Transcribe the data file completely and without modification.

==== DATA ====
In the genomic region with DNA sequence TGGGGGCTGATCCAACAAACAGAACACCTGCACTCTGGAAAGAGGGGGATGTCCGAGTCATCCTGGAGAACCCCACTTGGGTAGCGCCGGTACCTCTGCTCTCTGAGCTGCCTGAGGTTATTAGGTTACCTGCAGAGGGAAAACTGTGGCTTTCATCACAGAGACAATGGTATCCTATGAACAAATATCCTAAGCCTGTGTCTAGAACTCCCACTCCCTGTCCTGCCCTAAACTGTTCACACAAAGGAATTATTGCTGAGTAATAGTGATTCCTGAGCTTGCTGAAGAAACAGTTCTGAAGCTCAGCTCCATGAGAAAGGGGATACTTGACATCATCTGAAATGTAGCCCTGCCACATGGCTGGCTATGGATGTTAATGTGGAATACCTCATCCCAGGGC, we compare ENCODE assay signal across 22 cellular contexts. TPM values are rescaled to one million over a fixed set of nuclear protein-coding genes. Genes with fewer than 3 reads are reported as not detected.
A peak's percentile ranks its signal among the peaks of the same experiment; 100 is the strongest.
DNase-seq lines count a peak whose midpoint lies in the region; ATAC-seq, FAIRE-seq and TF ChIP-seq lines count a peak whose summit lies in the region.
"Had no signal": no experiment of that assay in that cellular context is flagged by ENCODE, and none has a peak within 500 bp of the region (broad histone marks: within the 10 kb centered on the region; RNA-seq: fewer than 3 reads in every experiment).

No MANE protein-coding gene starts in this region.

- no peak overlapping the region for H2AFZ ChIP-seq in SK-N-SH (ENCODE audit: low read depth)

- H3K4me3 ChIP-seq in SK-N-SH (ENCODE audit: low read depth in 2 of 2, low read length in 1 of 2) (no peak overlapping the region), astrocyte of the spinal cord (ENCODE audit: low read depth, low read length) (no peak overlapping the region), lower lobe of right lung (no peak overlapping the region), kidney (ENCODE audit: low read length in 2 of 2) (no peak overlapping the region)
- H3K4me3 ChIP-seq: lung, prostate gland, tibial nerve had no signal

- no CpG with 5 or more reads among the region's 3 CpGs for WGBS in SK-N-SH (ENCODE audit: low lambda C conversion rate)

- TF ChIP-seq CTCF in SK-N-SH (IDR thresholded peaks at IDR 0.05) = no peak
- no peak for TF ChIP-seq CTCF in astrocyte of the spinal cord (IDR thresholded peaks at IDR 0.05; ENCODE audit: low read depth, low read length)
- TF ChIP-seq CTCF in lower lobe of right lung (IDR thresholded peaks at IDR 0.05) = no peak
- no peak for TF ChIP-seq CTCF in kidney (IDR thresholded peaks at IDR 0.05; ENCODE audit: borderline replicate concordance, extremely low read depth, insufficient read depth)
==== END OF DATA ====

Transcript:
In the genomic region with DNA sequence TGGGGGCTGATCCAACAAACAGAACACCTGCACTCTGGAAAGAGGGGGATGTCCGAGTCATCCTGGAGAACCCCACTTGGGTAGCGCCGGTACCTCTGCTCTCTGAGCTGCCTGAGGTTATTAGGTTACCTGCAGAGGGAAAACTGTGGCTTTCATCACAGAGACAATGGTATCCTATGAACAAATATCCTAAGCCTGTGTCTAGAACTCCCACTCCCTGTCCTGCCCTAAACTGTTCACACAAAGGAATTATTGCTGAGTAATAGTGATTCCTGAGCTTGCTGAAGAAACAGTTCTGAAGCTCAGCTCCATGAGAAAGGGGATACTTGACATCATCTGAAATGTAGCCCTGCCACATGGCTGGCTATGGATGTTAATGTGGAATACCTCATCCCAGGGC, we compare ENCODE assay signal across 22 cellular contexts. TPM values are rescaled to one million over a fixed set of nuclear protein-coding genes. Genes with fewer than 3 reads are reported as not detected.
A peak's percentile ranks its signal among the peaks of the same experiment; 100 is the strongest.
DNase-seq lines count a peak whose midpoint lies in the region; ATAC-seq, FAIRE-seq and TF ChIP-seq lines count a peak whose summit lies in the region.
"Had no signal": no experiment of that assay in that cellular context is flagged by ENCODE, and none has a peak within 500 bp of the region (broad histone marks: within the 10 kb centered on the region; RNA-seq: fewer than 3 reads in every experiment).

No MANE protein-coding gene starts in this region.

- no peak overlapping the region for H2AFZ ChIP-seq in SK-N-SH (ENCODE audit: low read depth)

- H3K4me3 ChIP-seq in SK-N-SH (ENCODE audit: low read depth in 2 of 2, low read length in 1 of 2) (no peak overlapping the region), astrocyte of the spinal cord (ENCODE audit: low read depth, low read length) (no peak overlapping the region), lower lobe of right lung (no peak overlapping the region), kidney (ENCODE audit: low read length in 2 of 2) (no peak overlapping the region)
- H3K4me3 ChIP-seq: lung, prostate gland, tibial nerve had no signal

- no CpG with 5 or more reads among the region's 3 CpGs for WGBS in SK-N-SH (ENCODE audit: low lambda C conversion rate)

- TF ChIP-seq CTCF in SK-N-SH (IDR thresholded peaks at IDR 0.05) = no peak
- no peak for TF ChIP-seq CTCF in astrocyte of the spinal cord (IDR thresholded peaks at IDR 0.05; ENCODE audit: low read depth, low read length)
- TF ChIP-seq CTCF in lower lobe of right lung (IDR thresholded peaks at IDR 0.05) = no peak
- no peak for TF ChIP-seq CTCF in kidney (IDR thresholded peaks at IDR 0.05; ENCODE audit: borderline replicate concordance, extremely low read depth, insufficient read depth)